Many Canadians rely on insurance coverage through their employer for personal health and income replacement needs, but sometimes additional coverage is required. Understanding the benefits available through your employer is vitally important to ensure your household’s financial goals are not sidelined due to illness, injury or premature death. This article will help you understand if you’re truly covered.
You probably need more life insurance than your group plan offers
While 62% of Canadians have life insurance through their employer-sponsored group insurance plan, 53% of Canadians between ages 30 to 50 have no additional life insurance coverage beyond their group plan.1
Most group life insurance policies are based on one to two times your salary. Rarely is incentive compensation such as bonuses or other compensation such as overtime, included in the formula.
For many households, a year’s or two years’ salary would not sustain them for long. Take housing as an example. According to the Canada Mortgage and Housing Corporation (CMHC), the average value of new mortgages in Alberta as of October 2022 was $339,860.2 And when people take out loans or mortgages jointly, each borrower is liable for the total amount of debt outstanding. So upon the death of a co-borrower, the survivor is still responsible for the full remaining balance. For working Canadians, a year or two of salary may not be enough to ensure their estate can pay out their liabilities, which often includes a mortgage.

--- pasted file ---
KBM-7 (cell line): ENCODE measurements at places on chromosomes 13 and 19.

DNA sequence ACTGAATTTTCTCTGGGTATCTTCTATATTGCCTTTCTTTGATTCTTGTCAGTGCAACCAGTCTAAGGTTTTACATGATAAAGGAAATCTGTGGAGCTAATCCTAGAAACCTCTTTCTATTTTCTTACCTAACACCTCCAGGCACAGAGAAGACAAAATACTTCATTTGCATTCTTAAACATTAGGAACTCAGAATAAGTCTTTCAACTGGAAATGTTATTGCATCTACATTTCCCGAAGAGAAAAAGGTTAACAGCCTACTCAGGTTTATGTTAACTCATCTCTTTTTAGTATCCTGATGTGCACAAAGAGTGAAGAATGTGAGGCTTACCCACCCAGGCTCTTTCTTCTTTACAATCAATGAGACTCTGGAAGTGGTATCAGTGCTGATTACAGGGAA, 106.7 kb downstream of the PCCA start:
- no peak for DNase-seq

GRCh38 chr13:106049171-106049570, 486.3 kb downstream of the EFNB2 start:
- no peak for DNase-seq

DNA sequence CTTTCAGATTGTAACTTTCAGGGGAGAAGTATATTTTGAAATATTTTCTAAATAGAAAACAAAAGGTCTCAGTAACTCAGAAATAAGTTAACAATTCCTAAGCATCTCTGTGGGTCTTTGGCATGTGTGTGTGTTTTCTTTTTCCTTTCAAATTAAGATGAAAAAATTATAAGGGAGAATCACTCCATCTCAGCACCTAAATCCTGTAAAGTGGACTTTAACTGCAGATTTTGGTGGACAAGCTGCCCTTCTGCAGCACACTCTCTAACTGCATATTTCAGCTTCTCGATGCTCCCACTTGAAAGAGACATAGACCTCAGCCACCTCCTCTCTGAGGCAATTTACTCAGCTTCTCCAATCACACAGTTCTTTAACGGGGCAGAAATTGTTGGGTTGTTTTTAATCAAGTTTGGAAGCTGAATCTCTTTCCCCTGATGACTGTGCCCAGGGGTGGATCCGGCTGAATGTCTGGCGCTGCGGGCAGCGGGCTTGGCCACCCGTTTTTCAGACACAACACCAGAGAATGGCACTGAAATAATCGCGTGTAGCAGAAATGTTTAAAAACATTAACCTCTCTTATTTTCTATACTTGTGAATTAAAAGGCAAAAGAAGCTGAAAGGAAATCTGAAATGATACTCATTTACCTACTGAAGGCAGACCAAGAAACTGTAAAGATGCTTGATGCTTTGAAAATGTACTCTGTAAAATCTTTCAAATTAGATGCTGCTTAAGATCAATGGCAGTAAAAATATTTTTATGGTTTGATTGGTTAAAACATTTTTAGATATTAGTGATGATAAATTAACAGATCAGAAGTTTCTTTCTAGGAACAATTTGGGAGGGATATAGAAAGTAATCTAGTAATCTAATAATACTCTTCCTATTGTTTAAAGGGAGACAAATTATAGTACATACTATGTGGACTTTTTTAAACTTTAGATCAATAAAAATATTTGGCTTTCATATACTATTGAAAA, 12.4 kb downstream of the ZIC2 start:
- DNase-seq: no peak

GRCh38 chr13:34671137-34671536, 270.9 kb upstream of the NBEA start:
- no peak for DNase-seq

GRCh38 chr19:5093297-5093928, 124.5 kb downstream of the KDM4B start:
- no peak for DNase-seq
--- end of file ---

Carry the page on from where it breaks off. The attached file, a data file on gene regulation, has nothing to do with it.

Are your loved ones covered if your income is lost?
Coverage may be needed to provide your family with income replacement exceeding the one-to-two years’ salary offered under a basic group plan. Determining how many years requires a deeper dive into your household’s particular lifestyle and lump sum needs. A couple of questions to consider may be:
- Do you have dependent children? If so, how many years are they expected to be financially dependent on you?
- What is your partner's current income and future earning potential? If your household has significant income disparity, your partner may never be able to replace your lost income with their own earned income.
- Are there lump sum expenses in the near future that would normally have been funded out of your earned income?
Disability coverage is just as important as life insurance
Statistics show survivable illnesses are more likely to occur than death during our working years. Here’s a look at the average age of onset for some common disabilities.
Making sure you have sufficient disability coverage
Illness or medical problems are listed as one of the top five causes of bankruptcy in Canada.3 If you are underinsured, the combination of loss or reduction in income and increased medical expenses not covered by public health care may leave your household unable to pay for basic living expenses, as well as ongoing medical needs.
Many employer-sponsored plans are based on a percentage of salary or base wage, often 60% to 70%. Benefits are also usually capped to a maximum benefit payable under the plan. This means workers who fall into the following categories may not be well covered by their employer plan: